Q. Dear Umbra,

The election may be over, but it opened up a lot of old wounds about political differences — including the fact that several of my family members don’t seem to care much about climate change. Several of them didn’t even vote! I don’t know if I can look at them the same way. Help!

— Seething In Solitude Toward Erring Relatives


Grist thanks its sponsors. Become one.

Your question is giving me some serious déjà vu. Even though Election Day 2020 had a notably different outcome than 2016, we are hearing a lot of the same post-election rhetoric about how we are a divided nation and now need to come together, blah blah blah. But building that kind of bipartisan understanding requires us to confront conflicts that hit quite close to home: Why did my father or grandmother or sister vote for a candidate who stands against everything I believe in?

There’s something uniquely challenging about the idea of coming together as a nation (or in your case, a family) in the aftermath of this particular presidential throwdown. Whereas first-term Trump voters *might* have been able to argue in 2016 that they were unaware of what he stood for, it’s harder to plead ignorance after four years in office. And, especially given that it was such a close race, there was no neutral ground: It’s a frustrating but unavoidable fact that under our current two-party system, declining to vote against Trump in 2020 was sort of like voting for him, especially if you live in a swing state.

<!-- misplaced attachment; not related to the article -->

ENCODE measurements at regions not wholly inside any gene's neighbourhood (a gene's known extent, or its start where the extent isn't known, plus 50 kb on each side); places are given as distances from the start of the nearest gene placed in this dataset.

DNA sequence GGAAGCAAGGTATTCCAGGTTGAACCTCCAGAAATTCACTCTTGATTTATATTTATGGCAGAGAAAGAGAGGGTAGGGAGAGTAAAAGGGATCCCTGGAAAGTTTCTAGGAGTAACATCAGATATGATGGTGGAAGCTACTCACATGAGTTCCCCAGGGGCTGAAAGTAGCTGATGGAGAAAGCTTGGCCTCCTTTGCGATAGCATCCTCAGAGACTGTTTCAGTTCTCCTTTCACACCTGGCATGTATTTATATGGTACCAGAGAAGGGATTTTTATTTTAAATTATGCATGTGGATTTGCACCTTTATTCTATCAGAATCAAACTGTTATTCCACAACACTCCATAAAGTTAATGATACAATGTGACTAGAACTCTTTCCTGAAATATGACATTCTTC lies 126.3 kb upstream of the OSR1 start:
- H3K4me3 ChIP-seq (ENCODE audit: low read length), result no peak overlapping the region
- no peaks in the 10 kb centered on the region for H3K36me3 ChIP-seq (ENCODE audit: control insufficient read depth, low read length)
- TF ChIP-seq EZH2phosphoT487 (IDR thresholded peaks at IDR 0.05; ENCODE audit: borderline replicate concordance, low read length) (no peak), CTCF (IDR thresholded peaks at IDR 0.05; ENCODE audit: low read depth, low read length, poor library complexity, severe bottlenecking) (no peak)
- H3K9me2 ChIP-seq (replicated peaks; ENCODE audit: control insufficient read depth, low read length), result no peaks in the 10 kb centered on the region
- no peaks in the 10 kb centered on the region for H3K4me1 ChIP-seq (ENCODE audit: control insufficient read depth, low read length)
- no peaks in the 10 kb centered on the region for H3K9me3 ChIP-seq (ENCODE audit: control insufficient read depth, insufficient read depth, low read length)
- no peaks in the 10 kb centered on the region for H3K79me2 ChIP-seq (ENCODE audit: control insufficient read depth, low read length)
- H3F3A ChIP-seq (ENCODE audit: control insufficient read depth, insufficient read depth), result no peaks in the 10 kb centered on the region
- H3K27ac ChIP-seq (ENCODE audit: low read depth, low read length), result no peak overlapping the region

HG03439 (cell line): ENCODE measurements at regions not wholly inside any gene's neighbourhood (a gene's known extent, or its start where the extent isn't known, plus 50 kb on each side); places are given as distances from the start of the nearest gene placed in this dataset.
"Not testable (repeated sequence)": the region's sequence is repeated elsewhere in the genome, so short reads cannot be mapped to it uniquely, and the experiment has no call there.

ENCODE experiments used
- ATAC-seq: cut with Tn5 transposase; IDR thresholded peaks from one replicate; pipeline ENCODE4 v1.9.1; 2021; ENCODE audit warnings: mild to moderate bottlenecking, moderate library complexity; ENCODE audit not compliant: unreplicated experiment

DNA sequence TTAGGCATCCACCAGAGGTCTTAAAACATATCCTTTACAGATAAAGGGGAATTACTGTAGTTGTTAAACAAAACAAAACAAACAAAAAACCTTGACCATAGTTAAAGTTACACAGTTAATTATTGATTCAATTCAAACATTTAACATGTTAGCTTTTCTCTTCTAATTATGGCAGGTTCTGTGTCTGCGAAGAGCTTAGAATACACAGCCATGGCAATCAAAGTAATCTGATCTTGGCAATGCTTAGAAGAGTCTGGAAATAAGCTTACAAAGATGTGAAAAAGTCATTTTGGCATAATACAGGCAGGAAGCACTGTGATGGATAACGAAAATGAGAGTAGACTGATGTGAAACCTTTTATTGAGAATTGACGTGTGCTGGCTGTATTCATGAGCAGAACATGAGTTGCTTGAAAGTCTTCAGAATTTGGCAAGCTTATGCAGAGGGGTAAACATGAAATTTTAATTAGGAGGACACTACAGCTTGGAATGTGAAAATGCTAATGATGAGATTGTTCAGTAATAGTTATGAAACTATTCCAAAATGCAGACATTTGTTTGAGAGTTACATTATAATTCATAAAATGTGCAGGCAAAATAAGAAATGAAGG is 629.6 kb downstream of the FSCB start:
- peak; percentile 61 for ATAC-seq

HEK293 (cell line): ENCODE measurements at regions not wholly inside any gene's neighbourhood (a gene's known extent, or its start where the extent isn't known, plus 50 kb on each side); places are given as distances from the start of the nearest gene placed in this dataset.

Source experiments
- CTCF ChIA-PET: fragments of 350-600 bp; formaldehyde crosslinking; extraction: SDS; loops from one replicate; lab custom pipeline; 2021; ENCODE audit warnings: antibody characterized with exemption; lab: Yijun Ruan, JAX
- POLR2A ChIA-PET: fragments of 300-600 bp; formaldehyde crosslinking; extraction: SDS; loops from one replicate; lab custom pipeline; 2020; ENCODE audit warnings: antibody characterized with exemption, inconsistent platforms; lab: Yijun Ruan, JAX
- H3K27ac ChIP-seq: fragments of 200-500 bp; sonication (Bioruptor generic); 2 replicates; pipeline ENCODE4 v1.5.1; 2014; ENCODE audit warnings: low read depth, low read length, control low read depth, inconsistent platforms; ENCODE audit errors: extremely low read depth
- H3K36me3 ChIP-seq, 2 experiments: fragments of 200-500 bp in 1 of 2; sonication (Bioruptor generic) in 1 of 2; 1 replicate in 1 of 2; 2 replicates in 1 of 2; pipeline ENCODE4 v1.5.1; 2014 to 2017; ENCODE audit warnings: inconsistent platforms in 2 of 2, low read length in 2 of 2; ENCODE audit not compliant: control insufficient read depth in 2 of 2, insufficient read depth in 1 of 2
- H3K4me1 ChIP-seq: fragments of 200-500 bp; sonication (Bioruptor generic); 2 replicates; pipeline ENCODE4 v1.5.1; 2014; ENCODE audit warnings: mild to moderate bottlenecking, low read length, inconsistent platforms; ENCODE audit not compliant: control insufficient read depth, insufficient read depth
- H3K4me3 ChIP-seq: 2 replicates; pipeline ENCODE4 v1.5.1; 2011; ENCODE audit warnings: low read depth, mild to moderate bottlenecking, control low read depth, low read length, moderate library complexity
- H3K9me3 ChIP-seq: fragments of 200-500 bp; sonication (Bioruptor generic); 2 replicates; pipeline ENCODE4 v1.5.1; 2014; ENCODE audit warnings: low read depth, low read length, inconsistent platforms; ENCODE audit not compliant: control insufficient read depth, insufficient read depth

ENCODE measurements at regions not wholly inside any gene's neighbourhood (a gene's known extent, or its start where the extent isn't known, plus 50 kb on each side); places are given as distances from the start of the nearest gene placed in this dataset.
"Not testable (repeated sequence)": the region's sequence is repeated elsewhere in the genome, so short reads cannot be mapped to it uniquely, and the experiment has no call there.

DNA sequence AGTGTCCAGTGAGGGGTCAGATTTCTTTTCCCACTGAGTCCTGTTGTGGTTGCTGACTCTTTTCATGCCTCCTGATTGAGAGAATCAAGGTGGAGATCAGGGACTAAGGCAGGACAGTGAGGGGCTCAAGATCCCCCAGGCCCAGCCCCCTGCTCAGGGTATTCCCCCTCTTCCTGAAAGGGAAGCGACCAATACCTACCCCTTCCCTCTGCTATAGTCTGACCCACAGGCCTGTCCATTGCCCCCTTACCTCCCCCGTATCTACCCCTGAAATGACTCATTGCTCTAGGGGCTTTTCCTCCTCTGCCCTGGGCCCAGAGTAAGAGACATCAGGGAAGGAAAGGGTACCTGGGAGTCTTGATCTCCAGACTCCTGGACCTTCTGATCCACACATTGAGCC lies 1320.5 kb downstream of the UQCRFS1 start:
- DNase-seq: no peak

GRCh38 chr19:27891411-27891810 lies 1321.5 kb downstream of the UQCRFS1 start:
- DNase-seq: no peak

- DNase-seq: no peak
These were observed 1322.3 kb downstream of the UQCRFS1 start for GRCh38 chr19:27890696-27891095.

This was also an election that carried a lot of weight in the realm of climate policy. One candidate had a fairly progressive climate plan, the other had, well, none whatsoever. That made it hard to argue the merits of the latter, at least on behalf of our warming planet. And yet, with Republicans likely retaining control of the Senate, it seems that eco-minded Americans such as yourself will have to find some kind of common ground with conservatives if any meaningful progress is to be made in the next few, crucial years.

That might require Americans to do something almost entirely against our culture — respectfully work through our differences and challenge foundational beliefs. Love it!

Grist thanks its sponsors. Become one.

Talking about politics requires a close examination of personal values and ethics, and that doesn’t really jive with the WASP-ish idea of “polite” socializing, which prioritizes keeping everyone at ease. But it’s hard to be comfortable if someone refuses to acknowledge the (science-backed!) values upon which you make your life choices. And fundamentally, disagreement over climate change is a disagreement over values, more so than a squabble over degrees Celsius or square kilometers of sea ice or any measurable tipping point.

“The major thing driving political polarization since the mid-1990s is what seems to be a divergence in perceived shared values and perceived trust in the same sorts of institutions and leaders,” explained Aaron McCright, a sociologist at Michigan State University. “People on one side look towards people on the other and say, ‘They don’t have my values, I don’t trust them.’ And so, when we get into discussions about climate change, ostensibly it feels like a scientific issue. But what we’re really talking about are very divergent values, and the proxy war is climate change.”